Thailand | Karen Museum

Today was mostly spent training in ISDSI headquarters, where panic slowly set in. There are so many challenges ahead, and we are all nervous about this encounter. The year-long students took us to lunch at a local vegetarian place and gave us insights into tribal life. I particularly enjoyed seeing the Karen museum, not for its displays or films, but for its unique perspective.

The third floor housed information about the Royal Project of Thailand, the King’s program to cease swidden agriculture and the harvesting of opium as a cash crop. The ban on traditional Karen agriculture could not have been well received by the villagers, and yet the presentation style implied optimism and joyous obedience. As Liz and I whispered under our breath, we could not determine whether it was fear of persecution or actual devotion that was the cause of such unquestioned submission. It seems there is much room for questioning here. The film was questionable; the tribes seemed rather uncomfortable and posed, dressed in their fanciest clothes and modern sneakers or flip flops. The bus hours later, we reached UHDP (Upland Holistic Development Project), an oasis (to us) where agroforestry and alternative farming methods are studied. The founder joined us for dinner, which was prepared by tribesmen of other ethnicities – a great experience – before we all retreated, sans hesitation, toward a long, deep sleep.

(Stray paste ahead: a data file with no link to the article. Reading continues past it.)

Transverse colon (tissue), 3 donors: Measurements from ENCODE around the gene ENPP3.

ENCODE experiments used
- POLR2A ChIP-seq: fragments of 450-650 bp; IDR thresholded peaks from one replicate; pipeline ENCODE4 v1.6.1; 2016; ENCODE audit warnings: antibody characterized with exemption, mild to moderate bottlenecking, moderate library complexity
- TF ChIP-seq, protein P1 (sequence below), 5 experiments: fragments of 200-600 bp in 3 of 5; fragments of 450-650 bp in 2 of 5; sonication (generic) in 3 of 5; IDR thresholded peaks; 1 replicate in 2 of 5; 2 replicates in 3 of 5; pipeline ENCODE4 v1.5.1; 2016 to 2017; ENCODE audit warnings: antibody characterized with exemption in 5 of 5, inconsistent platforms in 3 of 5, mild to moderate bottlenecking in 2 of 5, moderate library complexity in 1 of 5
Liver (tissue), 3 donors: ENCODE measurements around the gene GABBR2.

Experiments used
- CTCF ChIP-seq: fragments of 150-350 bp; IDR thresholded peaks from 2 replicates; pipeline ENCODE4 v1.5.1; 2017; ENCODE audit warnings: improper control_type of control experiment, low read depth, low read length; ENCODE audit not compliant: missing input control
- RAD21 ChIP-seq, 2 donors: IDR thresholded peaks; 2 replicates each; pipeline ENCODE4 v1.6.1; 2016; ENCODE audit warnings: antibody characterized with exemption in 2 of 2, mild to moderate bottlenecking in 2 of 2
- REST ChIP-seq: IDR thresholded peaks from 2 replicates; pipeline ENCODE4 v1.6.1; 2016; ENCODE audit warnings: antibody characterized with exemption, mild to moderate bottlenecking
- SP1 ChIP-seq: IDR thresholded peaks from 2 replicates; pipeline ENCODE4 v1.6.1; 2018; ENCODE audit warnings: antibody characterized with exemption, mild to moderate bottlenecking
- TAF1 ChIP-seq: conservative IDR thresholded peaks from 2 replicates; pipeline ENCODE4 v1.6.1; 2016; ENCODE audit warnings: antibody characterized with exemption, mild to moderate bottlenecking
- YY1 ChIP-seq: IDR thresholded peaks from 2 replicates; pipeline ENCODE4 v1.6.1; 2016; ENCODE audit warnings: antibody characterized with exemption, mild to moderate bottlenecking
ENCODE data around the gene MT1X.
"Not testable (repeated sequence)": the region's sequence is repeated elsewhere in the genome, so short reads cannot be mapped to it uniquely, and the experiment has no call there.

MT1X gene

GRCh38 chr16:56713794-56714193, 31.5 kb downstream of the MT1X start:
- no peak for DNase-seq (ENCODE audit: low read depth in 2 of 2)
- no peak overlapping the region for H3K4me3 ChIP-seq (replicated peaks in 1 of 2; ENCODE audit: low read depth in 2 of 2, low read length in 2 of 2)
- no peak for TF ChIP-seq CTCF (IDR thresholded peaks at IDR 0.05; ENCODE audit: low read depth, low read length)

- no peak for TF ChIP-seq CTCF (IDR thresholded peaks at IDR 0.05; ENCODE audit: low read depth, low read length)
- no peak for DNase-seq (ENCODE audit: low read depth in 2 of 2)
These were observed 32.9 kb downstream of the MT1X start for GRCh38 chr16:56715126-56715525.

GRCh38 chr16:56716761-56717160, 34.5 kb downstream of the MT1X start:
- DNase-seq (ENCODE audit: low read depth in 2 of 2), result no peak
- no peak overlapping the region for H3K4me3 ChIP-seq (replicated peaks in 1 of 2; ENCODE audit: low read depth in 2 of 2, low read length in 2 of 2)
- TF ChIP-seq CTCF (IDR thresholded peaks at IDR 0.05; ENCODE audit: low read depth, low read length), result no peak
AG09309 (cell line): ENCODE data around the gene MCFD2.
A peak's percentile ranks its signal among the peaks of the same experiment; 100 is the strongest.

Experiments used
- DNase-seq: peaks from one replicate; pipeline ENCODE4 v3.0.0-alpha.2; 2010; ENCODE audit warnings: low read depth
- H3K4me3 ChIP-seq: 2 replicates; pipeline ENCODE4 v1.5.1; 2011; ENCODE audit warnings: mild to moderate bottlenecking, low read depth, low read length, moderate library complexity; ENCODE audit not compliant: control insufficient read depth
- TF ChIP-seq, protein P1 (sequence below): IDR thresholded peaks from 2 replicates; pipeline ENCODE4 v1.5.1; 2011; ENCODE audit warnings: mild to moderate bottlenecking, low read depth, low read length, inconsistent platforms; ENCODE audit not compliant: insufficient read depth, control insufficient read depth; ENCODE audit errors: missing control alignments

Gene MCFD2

UHDP Goals:

  • Collaboration
  • Active Learning
  • Exploration
  • Reflection

Karen = a culture living within its own ecological footprint

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